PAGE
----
About Me

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Hello! I'm a writer from central New York who has bipolar disorder. Among other topics, I write about mental illness and writing. I have short stories published in Lynx Eye, Lost Coast Review, The Outrider Review, Sliver of Stone Magazine, The Mondegreen, The Linnet's Wings, Cobalt Review, Breath & Shadow, The Round Up, Postscripts to Darkness, Masque & Spectacle, and several other journals. I have essays about mental illness in The Ram Boutique and Amygdala Literary Magazine, and an essay in Parts Unbound: Narratives of Mental Illness & Health, a book that was published by Lime Hawk Literary Arts Collective. In December of 2016, The Mondegreen nominated my story "Santa Lucia" for a Pushcart Prize. I've written a novel entitled Purple Loosestrife and a novel entitled Hoping It Might Be So, both of which I am submitting to agents and publishers. I'm working on a novel called Dark and Bright as well as a book called Violets Are Blue: Essays About My Bipolar Life. I have a B.A. in English from SUNY Buffalo and an M.A. in English from SUNY College at Brockport. I hope you enjoy your visit to my blog!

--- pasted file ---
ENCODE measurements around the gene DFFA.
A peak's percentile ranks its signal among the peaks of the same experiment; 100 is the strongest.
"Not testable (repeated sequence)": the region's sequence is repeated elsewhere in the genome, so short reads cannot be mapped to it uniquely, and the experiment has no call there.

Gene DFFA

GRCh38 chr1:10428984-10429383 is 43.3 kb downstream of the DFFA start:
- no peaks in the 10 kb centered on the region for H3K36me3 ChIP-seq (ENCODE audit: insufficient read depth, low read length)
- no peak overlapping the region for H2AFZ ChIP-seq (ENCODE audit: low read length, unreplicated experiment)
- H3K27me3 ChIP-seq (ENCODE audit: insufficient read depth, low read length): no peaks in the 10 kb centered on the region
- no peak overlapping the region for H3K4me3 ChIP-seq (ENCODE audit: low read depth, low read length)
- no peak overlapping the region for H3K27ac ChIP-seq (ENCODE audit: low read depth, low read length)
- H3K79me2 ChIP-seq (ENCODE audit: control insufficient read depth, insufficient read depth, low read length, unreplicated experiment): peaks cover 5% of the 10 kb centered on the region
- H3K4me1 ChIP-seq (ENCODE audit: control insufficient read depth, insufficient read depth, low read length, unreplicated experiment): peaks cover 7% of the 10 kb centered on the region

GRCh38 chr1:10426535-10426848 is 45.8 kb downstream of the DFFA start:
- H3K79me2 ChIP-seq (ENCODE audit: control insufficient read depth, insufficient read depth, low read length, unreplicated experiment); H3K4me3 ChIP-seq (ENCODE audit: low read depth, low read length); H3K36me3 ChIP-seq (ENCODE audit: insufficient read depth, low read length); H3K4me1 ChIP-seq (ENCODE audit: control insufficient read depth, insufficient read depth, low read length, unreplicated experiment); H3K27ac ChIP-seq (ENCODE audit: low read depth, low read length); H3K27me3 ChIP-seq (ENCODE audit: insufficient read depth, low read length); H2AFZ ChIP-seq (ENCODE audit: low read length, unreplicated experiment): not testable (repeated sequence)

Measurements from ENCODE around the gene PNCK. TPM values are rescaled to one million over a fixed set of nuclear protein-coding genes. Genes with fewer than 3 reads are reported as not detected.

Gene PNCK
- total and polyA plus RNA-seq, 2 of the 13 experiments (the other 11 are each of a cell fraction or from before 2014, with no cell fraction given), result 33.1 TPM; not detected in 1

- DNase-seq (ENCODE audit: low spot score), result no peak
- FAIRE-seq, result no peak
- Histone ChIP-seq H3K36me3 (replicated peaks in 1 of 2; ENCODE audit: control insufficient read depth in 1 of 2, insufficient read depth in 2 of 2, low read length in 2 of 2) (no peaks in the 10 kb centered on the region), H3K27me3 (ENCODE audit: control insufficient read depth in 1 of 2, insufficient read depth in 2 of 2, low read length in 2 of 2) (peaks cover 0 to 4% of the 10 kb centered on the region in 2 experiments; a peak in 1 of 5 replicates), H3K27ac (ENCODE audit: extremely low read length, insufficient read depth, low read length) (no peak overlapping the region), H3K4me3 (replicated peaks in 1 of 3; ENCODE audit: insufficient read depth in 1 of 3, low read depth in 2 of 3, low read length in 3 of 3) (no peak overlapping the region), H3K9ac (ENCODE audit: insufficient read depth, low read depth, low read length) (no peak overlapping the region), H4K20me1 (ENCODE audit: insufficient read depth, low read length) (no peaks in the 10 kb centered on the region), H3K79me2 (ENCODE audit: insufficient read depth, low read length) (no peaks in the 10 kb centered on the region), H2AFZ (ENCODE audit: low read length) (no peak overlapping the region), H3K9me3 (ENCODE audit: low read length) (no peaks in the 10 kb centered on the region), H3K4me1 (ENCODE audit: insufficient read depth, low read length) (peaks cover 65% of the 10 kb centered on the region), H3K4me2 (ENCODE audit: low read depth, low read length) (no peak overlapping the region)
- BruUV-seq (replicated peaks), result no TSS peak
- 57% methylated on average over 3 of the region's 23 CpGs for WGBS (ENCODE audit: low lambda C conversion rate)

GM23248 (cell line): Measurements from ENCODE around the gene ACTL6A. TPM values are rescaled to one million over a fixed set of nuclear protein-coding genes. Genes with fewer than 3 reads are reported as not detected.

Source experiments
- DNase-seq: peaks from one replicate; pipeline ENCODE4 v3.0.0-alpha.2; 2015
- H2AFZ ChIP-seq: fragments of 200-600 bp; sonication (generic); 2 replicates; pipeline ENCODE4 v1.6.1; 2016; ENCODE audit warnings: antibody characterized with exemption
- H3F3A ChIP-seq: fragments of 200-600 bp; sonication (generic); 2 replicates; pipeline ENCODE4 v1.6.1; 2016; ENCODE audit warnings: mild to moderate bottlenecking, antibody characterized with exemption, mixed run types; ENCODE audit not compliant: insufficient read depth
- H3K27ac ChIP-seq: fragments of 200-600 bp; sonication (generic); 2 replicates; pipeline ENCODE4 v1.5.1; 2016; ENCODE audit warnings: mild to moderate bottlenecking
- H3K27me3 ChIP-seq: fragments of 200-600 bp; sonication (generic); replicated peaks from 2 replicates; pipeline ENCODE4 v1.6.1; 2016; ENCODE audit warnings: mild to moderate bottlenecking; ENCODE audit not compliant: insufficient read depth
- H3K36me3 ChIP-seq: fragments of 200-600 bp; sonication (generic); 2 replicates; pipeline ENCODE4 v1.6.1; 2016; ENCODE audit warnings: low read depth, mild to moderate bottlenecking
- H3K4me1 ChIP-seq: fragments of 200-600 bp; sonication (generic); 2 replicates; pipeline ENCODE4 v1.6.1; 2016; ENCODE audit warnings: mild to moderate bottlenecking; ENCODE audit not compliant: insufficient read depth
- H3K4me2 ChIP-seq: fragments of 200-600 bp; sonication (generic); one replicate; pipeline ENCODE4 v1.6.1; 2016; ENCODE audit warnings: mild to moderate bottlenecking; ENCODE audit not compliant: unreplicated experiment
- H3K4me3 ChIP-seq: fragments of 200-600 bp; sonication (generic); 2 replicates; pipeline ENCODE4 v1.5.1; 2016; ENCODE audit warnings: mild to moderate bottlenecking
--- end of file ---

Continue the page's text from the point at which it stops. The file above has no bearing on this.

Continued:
Sunday, April 12, 2015

On Edge in the Spring

I may have mentioned in a previous post that I feel on edge, bipolar-wise, in the spring--at the beginning in the spring--and then at the beginning of the summer. There seems to be too much light, too much brightness; the days are longer, which puts me in a quandary. I usually go up to bed to read and write there at about 8 p.m. (I need a lot of sleep--nine hours is my ideal). But when it's still light out then, I feel as though I have to do something different. And yet I really like my routine (I sleep from about 9 or 10 p.m. to 5 or 6 a.m.). So it just makes things feel difficult.

A lot of people with bipolar disorder have trouble in the winter and with the coming of the early darkness and the cold and the shorter days. But not me. I get edgy and sometimes hypomanic (a lesser form of mania) or manic in the spring and summer. I have to really watch how I feel so that I don't run into trouble. I use my dialectical behavioral therapy (DBT) skills to keep myself as balanced as possible.

Don't misunderstand me--I love spring and summer just as much as I love fall and winter. I just have a harder time navigating them.

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